BY DAVE DAVIES – WHYY NEWSWORKS
Civil rights attorney Larry Krasner has picked up two more endorsements in his campaign to replace the indicted Seth Williams as Philadelphia's next district attorney. Add that to the $1.4 million independent advertising and field campaign showered on him by billionaire George Soros — and Krasner is looking more like the one to beat in Tuesday's Democratic primary.
Krasner got the backing of the Black Clergy of Philadelphia and Vicinity and state Sen. Vincent Hughes of West Philadelphia Thursday.
Those two endorsements, following the support he's received from influential Northwest Philadelphia Democrats two weeks ago, make it easy to overlook the nod he got Wednesday from a construction union, the Northeast Regional Council of Carpenters.
Hughes said he looked the seven candidate field over and made his pick.
"It's not a knock on anyone else," Hughes said. "Thirty years of fighting for civil rights cannot be ignored. You can't just kick that to the curb."
Hughes, who also said he expects Krasner to fight for fair education funding, is known for running a field operation in West Philadelphia, which should help Krasner.
Krasner wasn't crowing, but he admitted he's feeling good.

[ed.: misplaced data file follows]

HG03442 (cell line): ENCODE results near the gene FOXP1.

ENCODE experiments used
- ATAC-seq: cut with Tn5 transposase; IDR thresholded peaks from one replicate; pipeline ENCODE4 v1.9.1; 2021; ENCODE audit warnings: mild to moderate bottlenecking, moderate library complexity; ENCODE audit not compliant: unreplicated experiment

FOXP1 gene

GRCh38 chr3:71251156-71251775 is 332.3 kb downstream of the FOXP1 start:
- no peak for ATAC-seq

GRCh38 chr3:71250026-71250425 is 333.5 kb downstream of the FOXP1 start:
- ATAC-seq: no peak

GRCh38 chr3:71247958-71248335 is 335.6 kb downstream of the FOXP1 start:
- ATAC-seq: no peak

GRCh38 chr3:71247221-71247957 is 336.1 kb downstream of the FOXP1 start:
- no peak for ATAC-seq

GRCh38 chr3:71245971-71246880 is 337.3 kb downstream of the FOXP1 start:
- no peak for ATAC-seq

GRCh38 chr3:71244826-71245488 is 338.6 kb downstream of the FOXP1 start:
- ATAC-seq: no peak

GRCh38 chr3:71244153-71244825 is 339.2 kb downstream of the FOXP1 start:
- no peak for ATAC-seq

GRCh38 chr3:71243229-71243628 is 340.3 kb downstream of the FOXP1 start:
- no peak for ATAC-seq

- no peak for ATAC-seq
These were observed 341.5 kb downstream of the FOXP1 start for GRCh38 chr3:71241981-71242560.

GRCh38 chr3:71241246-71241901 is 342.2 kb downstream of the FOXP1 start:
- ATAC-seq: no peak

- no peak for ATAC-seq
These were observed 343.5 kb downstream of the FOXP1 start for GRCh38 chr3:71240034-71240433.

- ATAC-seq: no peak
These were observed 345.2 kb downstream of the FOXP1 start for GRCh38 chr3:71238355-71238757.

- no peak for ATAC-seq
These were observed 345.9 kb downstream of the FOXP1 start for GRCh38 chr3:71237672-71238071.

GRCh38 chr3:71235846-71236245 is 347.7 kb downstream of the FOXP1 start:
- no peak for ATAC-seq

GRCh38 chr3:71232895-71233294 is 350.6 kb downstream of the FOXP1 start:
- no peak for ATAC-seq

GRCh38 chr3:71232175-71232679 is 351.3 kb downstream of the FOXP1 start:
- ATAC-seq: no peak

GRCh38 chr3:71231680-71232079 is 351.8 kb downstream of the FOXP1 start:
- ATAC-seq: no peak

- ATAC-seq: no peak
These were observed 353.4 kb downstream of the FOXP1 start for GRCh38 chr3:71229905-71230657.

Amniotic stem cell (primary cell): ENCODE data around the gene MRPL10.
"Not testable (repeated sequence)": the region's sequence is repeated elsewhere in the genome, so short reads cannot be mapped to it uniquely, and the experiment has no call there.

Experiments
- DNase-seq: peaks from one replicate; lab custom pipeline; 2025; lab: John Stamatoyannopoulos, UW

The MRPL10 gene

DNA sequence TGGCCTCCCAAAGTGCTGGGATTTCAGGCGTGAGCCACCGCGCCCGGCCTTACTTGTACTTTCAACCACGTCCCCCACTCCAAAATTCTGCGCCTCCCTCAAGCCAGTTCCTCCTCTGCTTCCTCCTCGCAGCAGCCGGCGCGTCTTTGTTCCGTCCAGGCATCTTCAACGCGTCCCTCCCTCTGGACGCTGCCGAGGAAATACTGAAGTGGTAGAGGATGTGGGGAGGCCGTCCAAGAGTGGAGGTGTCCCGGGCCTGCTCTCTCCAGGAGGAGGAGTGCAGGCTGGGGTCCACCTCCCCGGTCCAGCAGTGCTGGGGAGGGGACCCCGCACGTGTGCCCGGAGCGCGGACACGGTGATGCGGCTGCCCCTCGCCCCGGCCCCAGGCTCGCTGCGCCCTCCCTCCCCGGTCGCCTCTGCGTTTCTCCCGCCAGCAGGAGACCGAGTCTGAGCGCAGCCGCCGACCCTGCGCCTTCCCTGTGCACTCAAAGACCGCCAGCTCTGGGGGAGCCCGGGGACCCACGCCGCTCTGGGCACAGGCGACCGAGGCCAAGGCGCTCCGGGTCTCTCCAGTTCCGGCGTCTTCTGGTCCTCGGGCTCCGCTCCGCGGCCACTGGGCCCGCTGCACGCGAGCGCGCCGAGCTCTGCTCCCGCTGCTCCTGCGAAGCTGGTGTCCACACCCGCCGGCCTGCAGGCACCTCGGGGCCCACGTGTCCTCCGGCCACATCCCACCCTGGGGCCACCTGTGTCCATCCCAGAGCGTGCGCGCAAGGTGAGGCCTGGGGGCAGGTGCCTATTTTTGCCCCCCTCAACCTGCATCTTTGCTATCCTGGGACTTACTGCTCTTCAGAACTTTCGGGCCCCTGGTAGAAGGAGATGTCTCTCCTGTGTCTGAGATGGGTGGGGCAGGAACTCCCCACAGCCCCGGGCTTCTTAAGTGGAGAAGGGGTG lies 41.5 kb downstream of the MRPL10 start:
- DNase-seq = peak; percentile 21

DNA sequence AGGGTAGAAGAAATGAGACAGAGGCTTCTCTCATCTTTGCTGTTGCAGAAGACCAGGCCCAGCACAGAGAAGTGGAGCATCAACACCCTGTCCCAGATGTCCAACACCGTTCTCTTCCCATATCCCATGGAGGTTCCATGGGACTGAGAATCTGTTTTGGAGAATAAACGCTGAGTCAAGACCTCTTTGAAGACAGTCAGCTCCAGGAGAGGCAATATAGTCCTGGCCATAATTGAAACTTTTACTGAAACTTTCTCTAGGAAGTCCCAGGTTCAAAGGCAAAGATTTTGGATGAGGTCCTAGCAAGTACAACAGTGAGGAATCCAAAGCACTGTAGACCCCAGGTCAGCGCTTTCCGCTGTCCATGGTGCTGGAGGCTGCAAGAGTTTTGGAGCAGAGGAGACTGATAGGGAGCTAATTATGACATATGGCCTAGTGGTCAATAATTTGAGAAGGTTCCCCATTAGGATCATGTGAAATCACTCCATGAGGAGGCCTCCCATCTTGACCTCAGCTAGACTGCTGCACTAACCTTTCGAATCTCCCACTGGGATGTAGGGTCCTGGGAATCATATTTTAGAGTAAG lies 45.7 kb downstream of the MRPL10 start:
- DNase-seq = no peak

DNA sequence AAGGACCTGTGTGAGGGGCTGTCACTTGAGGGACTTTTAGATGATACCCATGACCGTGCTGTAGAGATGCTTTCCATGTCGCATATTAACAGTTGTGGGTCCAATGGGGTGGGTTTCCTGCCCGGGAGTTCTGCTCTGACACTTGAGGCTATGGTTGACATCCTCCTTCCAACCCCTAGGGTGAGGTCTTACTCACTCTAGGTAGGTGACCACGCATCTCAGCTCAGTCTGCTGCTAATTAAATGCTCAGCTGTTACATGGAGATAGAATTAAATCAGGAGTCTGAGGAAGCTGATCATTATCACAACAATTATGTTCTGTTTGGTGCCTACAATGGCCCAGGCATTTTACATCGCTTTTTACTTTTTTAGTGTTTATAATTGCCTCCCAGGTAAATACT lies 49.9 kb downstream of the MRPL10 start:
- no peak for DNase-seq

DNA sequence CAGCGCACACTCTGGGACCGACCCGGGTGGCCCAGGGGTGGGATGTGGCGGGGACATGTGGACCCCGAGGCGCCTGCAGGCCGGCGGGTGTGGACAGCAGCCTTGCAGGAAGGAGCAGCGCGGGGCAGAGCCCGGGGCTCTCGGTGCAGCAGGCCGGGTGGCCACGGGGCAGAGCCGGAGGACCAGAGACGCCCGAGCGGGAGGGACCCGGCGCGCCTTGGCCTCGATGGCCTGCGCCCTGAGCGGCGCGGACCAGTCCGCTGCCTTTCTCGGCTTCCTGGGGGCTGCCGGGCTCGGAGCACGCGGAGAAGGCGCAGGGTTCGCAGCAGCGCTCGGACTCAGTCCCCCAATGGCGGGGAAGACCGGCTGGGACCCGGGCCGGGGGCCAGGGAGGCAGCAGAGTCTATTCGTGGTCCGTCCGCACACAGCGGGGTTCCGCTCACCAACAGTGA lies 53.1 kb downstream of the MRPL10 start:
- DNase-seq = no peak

"I'm not a professional politician. I've never run for office before," he said. "But I am surrounded by people who are incredibly skilled, and they feel there is a palpable momentum."
... But there's another factor in the contest: The 69 Democratic ward leaders, whose committee people can affect enough votes to matter in a low-turnout election like this.
Ward leaders don't always announce their plans, but Philadelphia Weekly reporter Max Marin made more than 200 calls trying to figure out who's for whom. He said a lot of candidates have some ward leaders supporting them.
"There's no front-runner," Marin said. "If you look at the ward map, yes, some people have an edge of one or two wards, according to my calculation. But it's all very close and very much in flux."
Marin said several candidates have support in 10 or more wards, but no one has anything close to majority, lending an element of unpredictability to the race.